The island of Marken was different from Volendam and far less touristy. I saw a souvenir shop that was closed but the tavern was open. I did not see many people there either. Though It was similar to Volendam because Marken had a lot of sailboats in the harbor but the weather was starting to get stormy so I did not spend much time in the village. On the other hand, I liked how quaint and cute Marken was. It has many of these wooden green and black cottages with red roofs by the sea and canals. I walked by a field filled with goats as well. My guess is that the villagers use the goats’ milk to make cheese. Towards the end of my time in Marken, I originally wanted to take the ferry back to Volendam but decided not to. Since there was a thunderstorm brewing, there was a bus from Marken to the Amsterdam Noord station, where I caught the train to head back to Amsterdam Centraal. I got there dry and happy in less than an hour.

In conclusion…


Even though my excursion in Waterland was cut short, it was nice to see another part of the Netherlands. Both Volendam and Marken are rich in scenery and charm. It was fun to take the Volendam-Marken Express too. Visiting Waterland is a moment I will always remember about my trip.

Zaanse Schans


When people think about the Netherlands, they typically think of its windmills. They can be found all over the country. Because the Netherlands has always been prone to flooding due to its flat terrain, the windmills worked to prevent floods for hundreds of years. They would help pump the flood water to make it return to the rivers because people needed the land to farm. By using the windmills, civilians could also use wind power to make oils and dyes and carve wood. In this day and age, the windmills are popular with tourists. When I was on vacation in the Netherlands, I visited Zaanse Schans, a neighborhood in the town of Zaandam with well-preserved Dutch windmills from the 1600s and 1700s. It also has a couple of workshops that produce chocolates, wooden clogs, cheese, candy, and baked goods. Zaanse Schans has many museums as well. Some of the attraction’s employees wear traditional Dutch attires with wooden clogs. It is a great place to learn about old Dutch life.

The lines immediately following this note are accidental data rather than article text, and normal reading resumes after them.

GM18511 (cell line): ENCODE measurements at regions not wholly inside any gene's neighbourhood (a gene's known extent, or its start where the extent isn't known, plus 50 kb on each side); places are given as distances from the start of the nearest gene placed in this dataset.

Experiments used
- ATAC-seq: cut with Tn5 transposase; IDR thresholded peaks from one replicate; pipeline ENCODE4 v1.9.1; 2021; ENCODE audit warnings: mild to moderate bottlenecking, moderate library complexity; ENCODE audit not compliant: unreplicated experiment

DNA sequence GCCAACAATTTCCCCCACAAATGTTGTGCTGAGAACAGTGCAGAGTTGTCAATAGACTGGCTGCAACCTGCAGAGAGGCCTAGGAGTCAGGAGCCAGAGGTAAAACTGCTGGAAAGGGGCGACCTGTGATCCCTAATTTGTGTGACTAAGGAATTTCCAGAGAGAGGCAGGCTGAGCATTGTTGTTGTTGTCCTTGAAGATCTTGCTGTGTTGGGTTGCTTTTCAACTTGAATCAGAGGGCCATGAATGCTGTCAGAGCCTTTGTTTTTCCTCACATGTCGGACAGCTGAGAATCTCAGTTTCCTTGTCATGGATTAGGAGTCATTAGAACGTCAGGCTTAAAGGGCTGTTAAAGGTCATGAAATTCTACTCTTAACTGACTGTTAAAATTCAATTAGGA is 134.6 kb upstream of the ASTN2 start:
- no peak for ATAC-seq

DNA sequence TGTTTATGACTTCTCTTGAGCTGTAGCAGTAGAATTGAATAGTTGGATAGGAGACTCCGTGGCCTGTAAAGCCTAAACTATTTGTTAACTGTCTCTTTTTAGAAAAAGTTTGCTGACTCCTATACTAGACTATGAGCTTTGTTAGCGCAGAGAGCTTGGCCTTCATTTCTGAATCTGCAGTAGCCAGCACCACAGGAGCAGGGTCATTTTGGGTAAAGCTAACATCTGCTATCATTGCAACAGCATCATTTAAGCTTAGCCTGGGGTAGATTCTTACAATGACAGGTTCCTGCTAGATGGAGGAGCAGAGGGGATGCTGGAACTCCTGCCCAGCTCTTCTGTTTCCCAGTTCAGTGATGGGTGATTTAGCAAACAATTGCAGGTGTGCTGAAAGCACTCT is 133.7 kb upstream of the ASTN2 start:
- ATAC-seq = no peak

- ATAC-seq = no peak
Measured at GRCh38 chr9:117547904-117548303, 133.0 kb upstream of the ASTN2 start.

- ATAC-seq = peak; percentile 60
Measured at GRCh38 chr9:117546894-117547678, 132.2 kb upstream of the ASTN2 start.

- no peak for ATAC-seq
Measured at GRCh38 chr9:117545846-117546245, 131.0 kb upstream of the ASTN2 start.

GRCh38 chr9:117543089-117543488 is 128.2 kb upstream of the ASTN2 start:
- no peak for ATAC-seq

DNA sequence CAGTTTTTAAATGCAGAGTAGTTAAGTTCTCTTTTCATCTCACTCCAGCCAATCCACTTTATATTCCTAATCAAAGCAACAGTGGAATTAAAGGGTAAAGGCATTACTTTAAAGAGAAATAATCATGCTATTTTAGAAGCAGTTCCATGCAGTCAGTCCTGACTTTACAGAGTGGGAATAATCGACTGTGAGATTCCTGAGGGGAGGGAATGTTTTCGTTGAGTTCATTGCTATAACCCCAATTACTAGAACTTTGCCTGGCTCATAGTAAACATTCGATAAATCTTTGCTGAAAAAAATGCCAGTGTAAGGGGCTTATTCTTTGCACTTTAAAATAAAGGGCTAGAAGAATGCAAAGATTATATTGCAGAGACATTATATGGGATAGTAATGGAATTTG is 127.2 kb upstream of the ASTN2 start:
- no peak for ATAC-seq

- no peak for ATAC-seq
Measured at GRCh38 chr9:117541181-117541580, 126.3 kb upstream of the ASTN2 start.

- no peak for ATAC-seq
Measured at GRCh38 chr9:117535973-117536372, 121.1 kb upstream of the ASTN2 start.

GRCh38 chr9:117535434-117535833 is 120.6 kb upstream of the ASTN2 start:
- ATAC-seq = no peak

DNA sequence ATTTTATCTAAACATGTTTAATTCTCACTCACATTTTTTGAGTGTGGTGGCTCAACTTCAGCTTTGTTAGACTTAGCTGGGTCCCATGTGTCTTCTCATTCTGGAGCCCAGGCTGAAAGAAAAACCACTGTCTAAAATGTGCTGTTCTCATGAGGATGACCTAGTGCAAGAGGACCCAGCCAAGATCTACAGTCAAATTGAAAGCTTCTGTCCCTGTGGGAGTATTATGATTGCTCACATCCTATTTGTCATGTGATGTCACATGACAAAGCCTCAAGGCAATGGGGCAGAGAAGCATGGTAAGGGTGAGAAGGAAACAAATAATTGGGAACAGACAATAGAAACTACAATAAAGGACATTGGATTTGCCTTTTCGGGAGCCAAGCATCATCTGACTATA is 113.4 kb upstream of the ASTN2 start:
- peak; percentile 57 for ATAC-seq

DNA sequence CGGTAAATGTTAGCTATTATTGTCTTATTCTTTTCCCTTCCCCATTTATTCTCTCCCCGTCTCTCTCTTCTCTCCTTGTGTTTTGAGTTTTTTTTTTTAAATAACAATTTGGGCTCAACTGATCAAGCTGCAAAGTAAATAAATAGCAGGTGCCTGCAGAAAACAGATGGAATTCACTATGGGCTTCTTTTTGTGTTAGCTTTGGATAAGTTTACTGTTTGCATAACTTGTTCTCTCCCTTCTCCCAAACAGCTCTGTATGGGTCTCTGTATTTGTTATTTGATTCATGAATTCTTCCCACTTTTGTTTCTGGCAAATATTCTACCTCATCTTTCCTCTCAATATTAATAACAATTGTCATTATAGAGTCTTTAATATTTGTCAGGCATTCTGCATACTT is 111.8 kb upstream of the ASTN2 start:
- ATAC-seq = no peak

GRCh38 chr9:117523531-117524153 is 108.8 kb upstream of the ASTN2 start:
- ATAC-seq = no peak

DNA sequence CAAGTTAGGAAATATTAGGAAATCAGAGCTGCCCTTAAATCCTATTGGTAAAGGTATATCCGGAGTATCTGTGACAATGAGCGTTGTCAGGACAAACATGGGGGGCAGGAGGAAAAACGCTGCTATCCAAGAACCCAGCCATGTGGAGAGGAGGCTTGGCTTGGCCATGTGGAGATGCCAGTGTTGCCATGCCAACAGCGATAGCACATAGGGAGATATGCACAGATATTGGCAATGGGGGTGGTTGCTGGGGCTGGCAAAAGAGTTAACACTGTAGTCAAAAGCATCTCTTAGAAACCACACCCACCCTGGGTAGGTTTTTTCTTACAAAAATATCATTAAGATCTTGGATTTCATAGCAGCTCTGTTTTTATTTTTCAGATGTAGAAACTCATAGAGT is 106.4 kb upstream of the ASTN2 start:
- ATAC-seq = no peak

The Windmills:

Three of the windmills I saw were De Bonte Hen, De Zoeker, and Het Jonge Schaap. De Bonte Hen and De Zoeker are both oil mills (they mainly produced linseed and peanut oils) and Het Jonge Schaap is a sawmill. Inside De Bonte Hen and De Zoeker, it was interesting to see the machines crushing the peanuts and the linseeds to make the oils, particularly that it was all achieved by wind power. These machines date back centuries ago and are still being used today. I was also amazed by how gargantuan and sturdy they were when crushing the seeds and chopping the wood.

The Shops:

Zaanse Schans has a variety of old fashioned stores. There is the Cocoalab, where you could buy chocolates, make hot chocolate from scratch, and learn about the history of chocolate making. In fact, Zaandam is known for its chocolate and has been producing it since 1886! I thought their hot chocolate was pretty tasty (more dark than sweet) and it was nice of the cashier to heat it up for me. I also thought it was clever that the walls are decorated with chocolate molds. The bakery museum has a sweet shop, selling many candies. I bought a bag of cherry sticks, which were pretty good. I loved the shop that sold a lot of different cheeses and offered samples of them, especially their garlic and herb cheese. I enjoy anything with garlic, in general.

Dutch Countryside:

One of the great things about visiting Zaanse Schans was seeing the Dutch countryside. Prior to visiting the attraction, I spent most of my time in the busy, congested city of Amsterdam. Although I loved Amsterdam, it felt pleasant to get away from the hustle and bustle for a while. The lands surrounding Zaanse Schans were beautiful, serene, lush, and of course, flat. There were also little canals that ran through Zaanse Schans, with cozy wooden and brick cottages alongside them. I can imagine how charming it is to live by the water!

The Museums:

When I arrived at Zaanse Schans, I first stopped at the museum that showed many kinds of wooden clocks. They each have grand designs with figurines of angels, images of ships at sea, and twisted wooden carvings. One of the grandfather clocks had sail ships that would move, which delighted me. I had never seen such an animated clock! Next up was the Albert Heijn Grocery museum. It is a replica of the first Dutch grocery store chain in 1948. The chain actually began in Zaandam. The museum is a small building displaying models of coffee, eggs, candies, and cheeses. The store even has a balance scale that is used to measure the foods. It astonished me that the Netherlands’ No. 1 supermarket chain started out at this one small shop. Although many big companies like Albert Heijn have a humble beginning, it is nice to see that it has grown to become such a successful business worldwide.